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How to cope with jealousy in a relationship

Julia Faulks / 21 April 2016 ( 06 September 2019 )

Read our tips for coping with jealousy in a relationship, including what you can do to try and make things better.

Jealous partner
Jealousy can eat away at a relationship

At first your partner’s jealousy might have been endearing, but now it’s getting out of hand and you feel like you are constantly in the doghouse. How can you reassure your partner that they can trust you and what should you do if things start to get out of hand?

Whether or not jealousy gets easier as we get older has been the question of recent studies. One recent paper published in the journal Basic and Applied Social Psychology revealed that eight out of 10 people under 30 said they had felt jealous in the past year, compared to seven out of 10 over-50s.

How to rebuild trust in a relationship

So what is jealousy?

Jealousy is a natural emotion – in small amounts it isn’t necessarily a bad thing, but in some cases it can be difficult to control. It can happen in any sort of relationship, whether it’s romantic or not and could seriously affect your health, making you feel very stressed, paranoid and anxious.

When jealousy gets out of hand

There may be many signs that your partner’s jealousy is getting out of hand. For example, they may be experiencing any or all of the following:

• Anger

• Anxiety

• Paranoia

• Oversensitivity

• Possessiveness

These reactions can leave you feeling exhausted, angry and hurt. Jealousy is also extremely draining. Having to constantly reassure your partner that there is nothing for them to worry about can put a big strain on your relationship.

“It’s important that the person who is approaching their partner feels safe. If you are frightened or afraid that your partner may overreact then it may be better to get some individual help first to help you learn how to deal with it,” says Paul Leake, counsellor with Relate.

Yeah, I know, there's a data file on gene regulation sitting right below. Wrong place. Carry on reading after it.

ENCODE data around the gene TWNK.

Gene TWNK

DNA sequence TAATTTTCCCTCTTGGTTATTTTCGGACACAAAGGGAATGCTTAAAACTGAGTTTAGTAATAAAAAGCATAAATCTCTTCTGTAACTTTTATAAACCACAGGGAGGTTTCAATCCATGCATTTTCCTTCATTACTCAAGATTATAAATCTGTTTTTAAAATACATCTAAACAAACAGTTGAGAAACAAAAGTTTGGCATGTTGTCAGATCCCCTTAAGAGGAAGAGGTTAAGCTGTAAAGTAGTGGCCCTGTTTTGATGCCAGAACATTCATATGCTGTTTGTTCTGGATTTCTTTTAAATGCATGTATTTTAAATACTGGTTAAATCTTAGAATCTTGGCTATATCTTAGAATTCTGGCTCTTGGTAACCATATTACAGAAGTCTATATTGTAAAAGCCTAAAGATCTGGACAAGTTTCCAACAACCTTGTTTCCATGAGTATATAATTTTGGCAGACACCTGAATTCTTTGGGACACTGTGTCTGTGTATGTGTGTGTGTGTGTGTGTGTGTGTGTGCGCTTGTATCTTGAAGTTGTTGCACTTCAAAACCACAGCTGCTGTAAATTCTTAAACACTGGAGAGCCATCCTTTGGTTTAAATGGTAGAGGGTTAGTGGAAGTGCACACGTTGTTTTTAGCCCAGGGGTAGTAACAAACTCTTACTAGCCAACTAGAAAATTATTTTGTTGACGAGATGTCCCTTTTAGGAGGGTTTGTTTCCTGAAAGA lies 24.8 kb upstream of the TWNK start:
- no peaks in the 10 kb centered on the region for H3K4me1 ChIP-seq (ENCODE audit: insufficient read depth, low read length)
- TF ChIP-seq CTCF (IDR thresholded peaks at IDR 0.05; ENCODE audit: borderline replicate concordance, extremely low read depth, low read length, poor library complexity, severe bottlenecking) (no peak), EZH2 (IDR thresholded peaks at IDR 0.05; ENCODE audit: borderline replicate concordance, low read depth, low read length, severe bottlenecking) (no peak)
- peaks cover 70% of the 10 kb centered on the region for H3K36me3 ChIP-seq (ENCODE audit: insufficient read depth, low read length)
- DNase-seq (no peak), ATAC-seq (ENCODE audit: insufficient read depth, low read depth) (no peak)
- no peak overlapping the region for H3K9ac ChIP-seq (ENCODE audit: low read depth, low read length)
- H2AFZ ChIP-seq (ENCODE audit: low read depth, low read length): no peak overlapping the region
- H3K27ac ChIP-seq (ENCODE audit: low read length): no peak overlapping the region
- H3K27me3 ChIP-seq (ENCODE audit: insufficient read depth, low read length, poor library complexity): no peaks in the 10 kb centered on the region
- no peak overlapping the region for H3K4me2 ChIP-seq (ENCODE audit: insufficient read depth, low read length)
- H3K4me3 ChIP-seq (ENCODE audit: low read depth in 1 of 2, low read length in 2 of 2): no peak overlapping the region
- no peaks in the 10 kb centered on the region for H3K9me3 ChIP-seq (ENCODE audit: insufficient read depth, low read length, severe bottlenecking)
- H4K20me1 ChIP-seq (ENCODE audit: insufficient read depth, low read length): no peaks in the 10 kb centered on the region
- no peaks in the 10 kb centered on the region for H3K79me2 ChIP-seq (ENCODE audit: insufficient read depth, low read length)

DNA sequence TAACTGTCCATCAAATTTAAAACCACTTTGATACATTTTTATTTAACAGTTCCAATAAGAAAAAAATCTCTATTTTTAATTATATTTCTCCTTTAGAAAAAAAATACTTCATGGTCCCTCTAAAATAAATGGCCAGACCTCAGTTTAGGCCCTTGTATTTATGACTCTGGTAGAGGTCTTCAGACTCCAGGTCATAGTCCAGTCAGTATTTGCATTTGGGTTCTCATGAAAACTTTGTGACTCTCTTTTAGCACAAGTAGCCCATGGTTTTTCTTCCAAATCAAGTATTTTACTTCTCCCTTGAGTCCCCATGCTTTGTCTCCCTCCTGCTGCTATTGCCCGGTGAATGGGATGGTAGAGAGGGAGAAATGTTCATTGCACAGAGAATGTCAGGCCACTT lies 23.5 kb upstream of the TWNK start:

“The earlier you can raise the problem the better, because this way it has less of a chance to become a regular pattern of behaviour. Writing a letter is usually a last resort as it this implies that you can’t say what you need to say face-to-face,” he adds.

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What you can do to make things better

Talk to your partner

Broaching the subject of jealousy will more often than not lead to an argument, so it’s important that you find the right time to do this and set any ground rules. You also need to be honest with yourself about whether your behaviour has given your partner cause to be jealous, or whether the insecurity really does lie with them.

Encourage them to seek help

If you can urge your partner to seek help by speaking to their GP, they may be referred to a counsellor or therapist. However often getting someone to admit they have a problem is the hardest part. “The partner who is jealous needs to recognise that this is their problem and they need to try and deal with it,” says Paul.

Accept the relationship for what it is

Ultimately you can’t control the way someone feels, nor can you change who you love. It’s up to you to decide if you can accept them for who they are. “It’s about personal safety and respect in a relationship – if this is a real issue, then it may be safer to get out before things turn serious,” adds Paul.

How to handle envy

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The opinions expressed are those of the author and are not held by Saga unless specifically stated. The material is for general information only and does not constitute investment, tax, legal, medical or other form of advice. You should not rely on this information to make (or refrain from making) any decisions. Always obtain independent, professional advice for your own particular situation.